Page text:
A colleague and I were discussing interactivity yesterday, and noting the very different ways in which learning processes are described as ‘interactive’.

For some people, the notion/experience of ‘interactive’ is more related to ‘interactive multimedia’, for example as it has been produced on CDs over the past two decades or so – i.e., there is a learning object of some type that students can click links on to access additional text, audio, or visual components. There may even be self-test quizzes, or other similar exercises.

In my view, that type of ‘interaction’ is a limited one: it is a basic level of interaction between the student and the learning object, which may or may not (depending upon individual learning styles and the quality of the design of the object) impact on the ways in which the student interacts with – learns, comprehends, understands – the content.

Well-designed interactive learning objects such as these can and do have some value, but they are only a part of an overall teaching strategy.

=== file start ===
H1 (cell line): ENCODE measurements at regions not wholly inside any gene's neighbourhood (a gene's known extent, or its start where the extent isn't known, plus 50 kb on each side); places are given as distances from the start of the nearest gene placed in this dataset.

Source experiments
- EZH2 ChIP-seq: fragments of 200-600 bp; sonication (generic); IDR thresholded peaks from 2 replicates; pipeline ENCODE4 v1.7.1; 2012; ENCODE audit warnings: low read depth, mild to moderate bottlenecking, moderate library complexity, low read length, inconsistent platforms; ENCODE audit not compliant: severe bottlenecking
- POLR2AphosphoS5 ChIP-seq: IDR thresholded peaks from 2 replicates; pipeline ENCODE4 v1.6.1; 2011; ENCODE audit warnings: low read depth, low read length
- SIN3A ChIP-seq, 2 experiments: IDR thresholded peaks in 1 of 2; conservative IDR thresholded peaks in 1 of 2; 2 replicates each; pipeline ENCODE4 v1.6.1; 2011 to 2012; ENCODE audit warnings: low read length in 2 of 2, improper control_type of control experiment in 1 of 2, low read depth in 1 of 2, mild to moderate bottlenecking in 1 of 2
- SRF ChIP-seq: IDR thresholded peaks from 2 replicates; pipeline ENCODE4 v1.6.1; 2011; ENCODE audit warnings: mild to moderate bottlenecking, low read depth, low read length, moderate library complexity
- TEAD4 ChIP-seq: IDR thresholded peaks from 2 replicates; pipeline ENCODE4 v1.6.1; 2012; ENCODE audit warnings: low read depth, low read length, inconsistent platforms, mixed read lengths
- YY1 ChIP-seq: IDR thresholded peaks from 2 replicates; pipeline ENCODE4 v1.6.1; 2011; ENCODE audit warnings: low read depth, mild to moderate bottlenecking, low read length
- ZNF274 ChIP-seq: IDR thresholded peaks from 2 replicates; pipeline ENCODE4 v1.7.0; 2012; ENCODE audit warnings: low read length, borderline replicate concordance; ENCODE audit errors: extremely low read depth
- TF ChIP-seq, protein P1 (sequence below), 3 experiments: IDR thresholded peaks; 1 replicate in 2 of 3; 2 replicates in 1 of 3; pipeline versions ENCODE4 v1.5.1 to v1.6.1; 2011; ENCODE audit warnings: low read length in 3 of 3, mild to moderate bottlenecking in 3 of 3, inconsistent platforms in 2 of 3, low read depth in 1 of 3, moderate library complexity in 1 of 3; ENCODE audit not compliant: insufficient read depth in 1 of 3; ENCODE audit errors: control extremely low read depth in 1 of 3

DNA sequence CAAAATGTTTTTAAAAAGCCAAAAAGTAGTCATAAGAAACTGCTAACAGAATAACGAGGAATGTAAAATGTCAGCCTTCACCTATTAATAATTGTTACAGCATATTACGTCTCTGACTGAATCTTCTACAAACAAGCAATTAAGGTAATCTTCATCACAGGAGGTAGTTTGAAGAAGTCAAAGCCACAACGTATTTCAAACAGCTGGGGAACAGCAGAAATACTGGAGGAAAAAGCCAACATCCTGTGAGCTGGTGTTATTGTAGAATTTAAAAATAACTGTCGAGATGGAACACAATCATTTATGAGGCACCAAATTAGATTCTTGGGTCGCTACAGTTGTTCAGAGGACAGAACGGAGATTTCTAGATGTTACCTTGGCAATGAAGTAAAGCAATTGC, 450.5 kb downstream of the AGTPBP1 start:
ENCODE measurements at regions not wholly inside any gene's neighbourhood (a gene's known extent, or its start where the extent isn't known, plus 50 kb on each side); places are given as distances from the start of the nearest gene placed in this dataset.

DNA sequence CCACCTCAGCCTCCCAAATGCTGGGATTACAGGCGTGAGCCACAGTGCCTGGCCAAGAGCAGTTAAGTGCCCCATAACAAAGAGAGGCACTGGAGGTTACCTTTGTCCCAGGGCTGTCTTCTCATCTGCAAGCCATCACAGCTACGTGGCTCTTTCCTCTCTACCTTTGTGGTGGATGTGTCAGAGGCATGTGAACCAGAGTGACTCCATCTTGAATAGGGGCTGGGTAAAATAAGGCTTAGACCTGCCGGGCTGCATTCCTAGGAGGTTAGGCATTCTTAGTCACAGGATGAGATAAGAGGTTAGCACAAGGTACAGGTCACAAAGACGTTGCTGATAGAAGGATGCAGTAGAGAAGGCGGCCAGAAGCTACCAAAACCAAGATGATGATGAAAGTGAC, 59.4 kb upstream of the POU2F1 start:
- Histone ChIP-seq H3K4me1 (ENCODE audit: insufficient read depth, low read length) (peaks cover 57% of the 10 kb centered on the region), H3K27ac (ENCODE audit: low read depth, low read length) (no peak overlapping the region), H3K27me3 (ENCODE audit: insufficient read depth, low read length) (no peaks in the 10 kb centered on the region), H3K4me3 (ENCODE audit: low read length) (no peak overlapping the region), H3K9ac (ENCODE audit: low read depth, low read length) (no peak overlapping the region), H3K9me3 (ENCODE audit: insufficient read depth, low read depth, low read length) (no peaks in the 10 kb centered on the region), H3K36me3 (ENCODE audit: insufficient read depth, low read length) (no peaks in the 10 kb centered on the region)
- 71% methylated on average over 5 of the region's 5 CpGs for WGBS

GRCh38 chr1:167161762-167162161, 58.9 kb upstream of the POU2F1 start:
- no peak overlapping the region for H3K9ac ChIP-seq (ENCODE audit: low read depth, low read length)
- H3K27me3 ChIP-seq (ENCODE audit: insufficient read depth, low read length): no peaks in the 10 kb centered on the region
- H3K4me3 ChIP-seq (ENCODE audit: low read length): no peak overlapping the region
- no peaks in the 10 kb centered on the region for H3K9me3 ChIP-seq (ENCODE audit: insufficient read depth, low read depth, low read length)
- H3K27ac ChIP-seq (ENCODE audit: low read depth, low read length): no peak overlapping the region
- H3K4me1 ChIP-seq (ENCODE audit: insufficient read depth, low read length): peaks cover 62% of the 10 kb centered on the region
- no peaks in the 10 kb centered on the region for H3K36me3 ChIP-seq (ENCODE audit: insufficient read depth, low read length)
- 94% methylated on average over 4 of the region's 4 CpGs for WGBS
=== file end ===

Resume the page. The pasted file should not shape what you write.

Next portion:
Interaction in learning can, and should, be so much more than the point and click of traditional ‘interactive’ media. Effective learning occurs when students are actively interacting and engaging with the ideas – exploring, questioning, discussing, teasing apart, thinking through, analysing, critiquing, debating, problem solving, applying, redefining – and this happens most effectively when students are interacting with each other and with the teaching staff involved.

These are human interactions, and while technology can enable these interactions by collapsing distance and time, and enables access to content in a number of different forms, the technology itself neither learns nor teaches.

It is our teaching strategies – the ways in which we ask our students to explore the content and the ideas, and, increasingly, the structure and design of our assessment tasks – that provide a framework for interactive learning.


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